After Øersted had performed his experiment in 1820, scientists were in excitement. They verified that a conductor run by an electric current produces a magnetic field. It can attract another conductor run by another electric current. It was clear that the two currents produce a magnetic field able to attract one the other.
A strange thing happening
A conductor run by electric current can attract a magnet and vice versa. But a strange thing happens when you try to move an electric charge with a magnetic field. The charge doesn’t move. If the charge moves inside a Crookes tube and gets near a magnet, it deviates because the action of the magnetic field affects it. But if the charge is motionless the magnet doesn’t have any influence on it.
An experiment led by Faraday
An experiment led by Faraday in 1831, proved to be rather interesting. He was trying to move electric charges with an electromagnet, i.e. a coil supplied by a battery wrapped around a ferromagnetic torus. On the other side of the torus, he set a different coil. This was a wrapped coil connected with a galvanometer. By doing so, Faraday intended to register the movement of even the slightest charge induced by the electric coil.
A needle shortly deviating
Passage of current in the coil would produce a magnetic field able to deviate the needle of the galvanometer. Faraday saw that no current was generated in the torus until the switch was closed. When he opened the switch, he observed for a very short moment that the needle deviated with a short impulse.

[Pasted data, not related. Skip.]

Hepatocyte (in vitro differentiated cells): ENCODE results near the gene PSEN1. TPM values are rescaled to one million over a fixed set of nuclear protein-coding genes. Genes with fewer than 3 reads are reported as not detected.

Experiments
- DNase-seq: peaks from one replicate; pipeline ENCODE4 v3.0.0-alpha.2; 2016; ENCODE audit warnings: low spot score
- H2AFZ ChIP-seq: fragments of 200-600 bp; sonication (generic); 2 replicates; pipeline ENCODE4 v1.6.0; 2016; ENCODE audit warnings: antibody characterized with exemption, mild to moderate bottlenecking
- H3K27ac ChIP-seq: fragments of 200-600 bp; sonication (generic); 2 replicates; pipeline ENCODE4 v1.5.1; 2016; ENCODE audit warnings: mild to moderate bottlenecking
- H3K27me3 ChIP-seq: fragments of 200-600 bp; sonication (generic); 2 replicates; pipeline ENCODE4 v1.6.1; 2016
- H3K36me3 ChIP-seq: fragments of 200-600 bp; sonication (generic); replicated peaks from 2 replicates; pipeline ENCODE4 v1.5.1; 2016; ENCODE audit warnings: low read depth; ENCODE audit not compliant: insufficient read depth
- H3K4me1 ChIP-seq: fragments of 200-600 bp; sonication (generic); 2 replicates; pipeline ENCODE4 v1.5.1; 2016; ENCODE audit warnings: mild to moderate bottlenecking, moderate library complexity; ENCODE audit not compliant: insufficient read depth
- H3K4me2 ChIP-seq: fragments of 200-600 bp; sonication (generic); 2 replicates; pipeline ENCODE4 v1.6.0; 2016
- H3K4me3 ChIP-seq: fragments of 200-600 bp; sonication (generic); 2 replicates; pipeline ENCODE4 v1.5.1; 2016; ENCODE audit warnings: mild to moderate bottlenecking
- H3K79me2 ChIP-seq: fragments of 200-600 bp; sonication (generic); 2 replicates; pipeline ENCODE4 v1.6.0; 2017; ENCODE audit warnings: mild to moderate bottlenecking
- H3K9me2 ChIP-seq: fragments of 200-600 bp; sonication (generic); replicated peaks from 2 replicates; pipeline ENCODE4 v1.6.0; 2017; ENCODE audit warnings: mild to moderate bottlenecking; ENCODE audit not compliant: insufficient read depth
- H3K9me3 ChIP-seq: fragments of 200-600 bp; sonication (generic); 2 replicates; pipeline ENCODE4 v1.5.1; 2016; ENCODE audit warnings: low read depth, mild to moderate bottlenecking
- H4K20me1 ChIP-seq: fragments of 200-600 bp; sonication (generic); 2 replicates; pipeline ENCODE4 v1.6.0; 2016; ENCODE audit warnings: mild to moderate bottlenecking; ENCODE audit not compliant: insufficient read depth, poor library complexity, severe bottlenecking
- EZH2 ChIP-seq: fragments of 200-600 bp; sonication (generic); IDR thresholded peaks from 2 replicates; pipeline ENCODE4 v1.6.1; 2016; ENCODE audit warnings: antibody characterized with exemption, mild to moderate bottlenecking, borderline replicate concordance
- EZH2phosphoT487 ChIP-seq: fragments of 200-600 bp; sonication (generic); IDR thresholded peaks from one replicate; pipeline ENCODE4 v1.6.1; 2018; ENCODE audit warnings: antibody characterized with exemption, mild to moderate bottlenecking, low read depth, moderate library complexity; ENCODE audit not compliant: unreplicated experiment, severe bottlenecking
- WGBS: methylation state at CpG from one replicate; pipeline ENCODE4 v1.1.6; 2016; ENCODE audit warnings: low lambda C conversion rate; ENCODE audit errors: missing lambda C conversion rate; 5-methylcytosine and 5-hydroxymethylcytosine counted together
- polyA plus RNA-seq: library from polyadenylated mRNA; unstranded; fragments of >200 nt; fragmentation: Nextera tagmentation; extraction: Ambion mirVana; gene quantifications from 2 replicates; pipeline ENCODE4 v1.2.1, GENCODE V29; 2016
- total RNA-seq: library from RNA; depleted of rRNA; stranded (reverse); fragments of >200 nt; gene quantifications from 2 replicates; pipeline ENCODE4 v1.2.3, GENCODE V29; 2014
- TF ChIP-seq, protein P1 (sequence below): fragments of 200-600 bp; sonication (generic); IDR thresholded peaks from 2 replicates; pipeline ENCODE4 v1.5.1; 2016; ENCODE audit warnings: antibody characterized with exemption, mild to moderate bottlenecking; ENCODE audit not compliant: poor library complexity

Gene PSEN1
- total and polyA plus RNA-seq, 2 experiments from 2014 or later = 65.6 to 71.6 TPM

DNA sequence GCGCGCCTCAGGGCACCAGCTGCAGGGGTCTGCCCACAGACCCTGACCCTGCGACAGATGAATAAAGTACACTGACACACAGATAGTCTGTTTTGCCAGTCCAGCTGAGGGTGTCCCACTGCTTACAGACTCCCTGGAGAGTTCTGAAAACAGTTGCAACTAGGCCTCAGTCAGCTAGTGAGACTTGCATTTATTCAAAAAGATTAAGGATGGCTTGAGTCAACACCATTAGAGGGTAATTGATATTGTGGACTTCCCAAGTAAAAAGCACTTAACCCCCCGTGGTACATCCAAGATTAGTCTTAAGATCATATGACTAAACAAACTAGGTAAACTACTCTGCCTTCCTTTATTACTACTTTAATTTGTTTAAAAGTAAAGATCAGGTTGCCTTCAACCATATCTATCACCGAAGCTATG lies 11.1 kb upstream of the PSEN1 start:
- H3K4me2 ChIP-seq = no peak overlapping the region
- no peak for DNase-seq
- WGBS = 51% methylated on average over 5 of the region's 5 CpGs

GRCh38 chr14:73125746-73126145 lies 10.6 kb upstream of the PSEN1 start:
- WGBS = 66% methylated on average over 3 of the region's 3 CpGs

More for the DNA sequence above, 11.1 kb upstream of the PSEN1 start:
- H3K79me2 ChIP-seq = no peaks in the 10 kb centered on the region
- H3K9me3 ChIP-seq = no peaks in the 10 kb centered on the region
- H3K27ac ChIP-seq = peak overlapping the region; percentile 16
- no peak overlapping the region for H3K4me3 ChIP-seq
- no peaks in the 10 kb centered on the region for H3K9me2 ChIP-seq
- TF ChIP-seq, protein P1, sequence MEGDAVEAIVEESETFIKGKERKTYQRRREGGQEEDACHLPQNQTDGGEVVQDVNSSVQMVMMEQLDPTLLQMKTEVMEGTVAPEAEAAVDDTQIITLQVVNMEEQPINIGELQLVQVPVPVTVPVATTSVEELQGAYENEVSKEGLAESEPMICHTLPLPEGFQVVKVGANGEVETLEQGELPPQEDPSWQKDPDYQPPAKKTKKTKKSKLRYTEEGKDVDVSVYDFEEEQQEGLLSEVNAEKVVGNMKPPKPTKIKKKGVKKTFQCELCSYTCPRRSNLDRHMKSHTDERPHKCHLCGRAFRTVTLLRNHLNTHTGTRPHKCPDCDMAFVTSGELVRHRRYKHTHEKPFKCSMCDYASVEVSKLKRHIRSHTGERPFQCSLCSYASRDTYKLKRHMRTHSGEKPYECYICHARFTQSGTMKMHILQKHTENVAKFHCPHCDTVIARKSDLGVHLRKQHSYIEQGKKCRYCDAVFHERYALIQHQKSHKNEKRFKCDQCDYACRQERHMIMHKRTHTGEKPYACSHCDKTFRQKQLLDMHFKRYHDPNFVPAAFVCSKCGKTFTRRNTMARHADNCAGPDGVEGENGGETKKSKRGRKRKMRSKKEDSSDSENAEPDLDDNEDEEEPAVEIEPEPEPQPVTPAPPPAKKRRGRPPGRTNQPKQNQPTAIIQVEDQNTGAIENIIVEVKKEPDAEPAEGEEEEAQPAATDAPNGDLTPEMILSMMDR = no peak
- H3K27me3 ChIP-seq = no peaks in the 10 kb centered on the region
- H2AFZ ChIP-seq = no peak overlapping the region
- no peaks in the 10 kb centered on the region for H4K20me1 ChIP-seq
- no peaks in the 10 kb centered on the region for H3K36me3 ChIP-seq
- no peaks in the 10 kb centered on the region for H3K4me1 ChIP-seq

Faraday understood that the static magnetic field that the battery generated in induction was not able to move the electric charges extant in the iron. It was necessary a variation in the magnetic field to move a charge and produce an electric current in the torus. When he opened the switch, as a consequence, the magnetic field was passing from the maximum value to zero in a very short time. This sudden variation produced an electric current in the torus registered by the deviation of the galvanometer.
An extension of the original experiment
Faraday extended this experiment trying to move a magnet inside a coil connected with a galvanometer.
He saw that a moving magnetic field, i.e. a variable magnetic field, due only to the movement, produced an electric current registered by the galvanometer.
Reasoning from an ethereal point of view
Now, I wonder how this phenomenon could be explained from an ethereal point of view. How can we justify the difference between the electric and the magnetic fields?